Responsible Sourcing of Battery Materials
In our responsible sourcing practices, we aim to adequately address and manage a wide range of environmental, social and governance risks with our suppliers, some of which are common for all companies active in mining and metals production. In contrast, others may be more relevant for a given metal or region. For instance, while there is an increased risk for poor health & safety conditions or child labor of cobalt mining in the Democratic Republic of Congo, for nickel sourcing in Indonesia, particular attention needs to be paid to tailings management and biodiversity impact. Engagement with local communities and water usage are well-known issues for lithium from brine, whereas the CO2 footprint of hard rock lithium requires particular attention. However, all suppliers – irrespective of metal or origin – will be screened against the same broad scope of requirements.
Our frameworks for sustainable procurement of battery materials (cobalt, lithium, nickel) are built on the same solid foundations. Umicore is the first company in the world to have introduced a Sustainable Procurement Framework for Cobalt and the first to obtain external validation for its ethical procurement approach. The Cobalt Framework was built to minimize the risk of any connection between the cobalt in its supply chain – and subsequently that of its customers – and human rights abuses or unethical business practices. Since then, it has evolved to address particular risks linked to unethical mining practices, such as child labor, poor health and safety conditions. Our long-standing experience and lessons learned in conducting due diligence on cobalt have strengthened our policies and processes for responsible sourcing. Our main objective is to prevent risks from materializing and, when they do, mitigate and, where required, remediate them.
Our recurring supplier assessments and due diligence
Our due diligence process for new and existing suppliers is a recurrent process, consisting of four main steps. It entails market insights, stakeholder engagement and on-site visits throughout.
They are detailed in the Framework. In summary:
Supply chain traceability
Our supply chain traceability system builds on a thorough transaction and logistical system that allows Umicore to track the origin of all its cobalt raw materials to the level of the mine. For this, we use a lot-receipts or a labeling process to ensure that all transactional and logistical documents are obtained and registered as custody documents.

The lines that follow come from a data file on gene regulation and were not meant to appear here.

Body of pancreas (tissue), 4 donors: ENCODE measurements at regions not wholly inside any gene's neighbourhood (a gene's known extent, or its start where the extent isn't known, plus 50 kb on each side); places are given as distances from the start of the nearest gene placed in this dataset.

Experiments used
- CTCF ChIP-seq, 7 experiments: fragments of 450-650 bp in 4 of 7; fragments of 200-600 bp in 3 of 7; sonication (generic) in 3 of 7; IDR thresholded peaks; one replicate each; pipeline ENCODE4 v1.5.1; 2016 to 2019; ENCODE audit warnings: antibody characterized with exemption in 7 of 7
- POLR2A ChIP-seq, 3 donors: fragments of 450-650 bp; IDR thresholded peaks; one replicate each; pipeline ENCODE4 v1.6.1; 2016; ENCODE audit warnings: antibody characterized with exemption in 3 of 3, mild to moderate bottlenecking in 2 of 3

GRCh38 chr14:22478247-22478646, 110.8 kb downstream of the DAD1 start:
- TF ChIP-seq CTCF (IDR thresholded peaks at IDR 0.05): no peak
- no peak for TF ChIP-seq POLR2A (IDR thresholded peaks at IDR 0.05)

We perform regular quality checks on the cobalt received. For instance, “chemical fingerprinting” allows us to look for and identify specific impurity patterns that help establish the exact origin of the ores and provide us with additional assurances.
The risk assessment process consists of several steps in which 3 categories of risk are assessed:
- The country risk (both the country of origin and transit countries)
- The supplier risk (including business structure, conduct, policies and management systems)
- The risks linked to a specific material
The risks are mapped through various tools, including a self-assessment questionnaire, desktop research, stakeholder input, adverse media tools, grievance mechanisms, etc. Based on the collected information, Umicore maps the risk for each supplier and checks whether there are indications of zero-tolerance issues, such as the worst forms of child labor or inhuman treatment, and issues of concern, such as the absence of procedures ensuring a healthy and safe working environment. Indications of such issues will trigger further due diligence steps, such as targeted screenings and engagement with the supplier. Where appropriate, risk mitigation plans will be set up with the supplier. When considered necessary, Umicore will conduct dedicated site visits and/or request an audit of the supplier.
On-site visits complement our off-site risk assessment: locally present Umicore representatives, and Umicore sustainability experts may carry out announced and unannounced visits to supplier sites. They also engage with local NGOs, labor organizations and potential suppliers.
We will set up a tailored mitigation plan with the supplier and other relevant stakeholders if we identify any indications of issues in our supply chain. This plan may include policy review, gap assessments, capacity-building measures, specific stakeholder engagement, or remedial action. We will closely monitor the agreed-upon steps. If necessary, we will conduct on-site visits and audits. Our annual compliance report will include all mitigation actions taken.
Review and reporting
On an annual basis, we review the effectiveness of our framework and any measures taken, as we are committed to making continuous improvements. We report on this in our annual compliance report, which is third-party audited.